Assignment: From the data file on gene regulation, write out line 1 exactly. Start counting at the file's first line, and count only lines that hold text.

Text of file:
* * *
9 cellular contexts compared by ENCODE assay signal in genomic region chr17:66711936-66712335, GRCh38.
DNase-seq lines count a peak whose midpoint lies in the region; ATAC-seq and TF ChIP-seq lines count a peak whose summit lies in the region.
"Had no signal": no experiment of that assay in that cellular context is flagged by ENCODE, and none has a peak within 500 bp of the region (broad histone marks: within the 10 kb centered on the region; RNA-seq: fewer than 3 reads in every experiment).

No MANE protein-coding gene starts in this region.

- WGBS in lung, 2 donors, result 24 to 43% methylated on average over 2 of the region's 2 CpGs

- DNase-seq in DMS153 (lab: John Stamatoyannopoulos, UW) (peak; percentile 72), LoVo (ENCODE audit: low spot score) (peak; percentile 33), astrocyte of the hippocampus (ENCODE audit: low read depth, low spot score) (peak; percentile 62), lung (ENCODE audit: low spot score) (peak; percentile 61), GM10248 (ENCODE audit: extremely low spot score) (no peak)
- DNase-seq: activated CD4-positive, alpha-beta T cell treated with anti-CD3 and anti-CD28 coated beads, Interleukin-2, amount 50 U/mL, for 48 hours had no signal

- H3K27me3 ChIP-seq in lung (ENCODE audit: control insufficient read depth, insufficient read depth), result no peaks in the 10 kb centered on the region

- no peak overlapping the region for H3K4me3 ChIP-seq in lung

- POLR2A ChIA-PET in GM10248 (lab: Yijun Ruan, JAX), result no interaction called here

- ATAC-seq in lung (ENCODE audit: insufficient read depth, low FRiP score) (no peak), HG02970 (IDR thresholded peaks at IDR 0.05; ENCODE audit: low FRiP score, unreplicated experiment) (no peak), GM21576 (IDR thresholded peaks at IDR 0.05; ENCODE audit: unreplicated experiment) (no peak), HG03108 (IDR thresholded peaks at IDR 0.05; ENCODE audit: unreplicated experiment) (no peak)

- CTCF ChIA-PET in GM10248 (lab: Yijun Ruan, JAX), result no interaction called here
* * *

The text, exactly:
9 cellular contexts compared by ENCODE assay signal in genomic region chr17:66711936-66712335, GRCh38.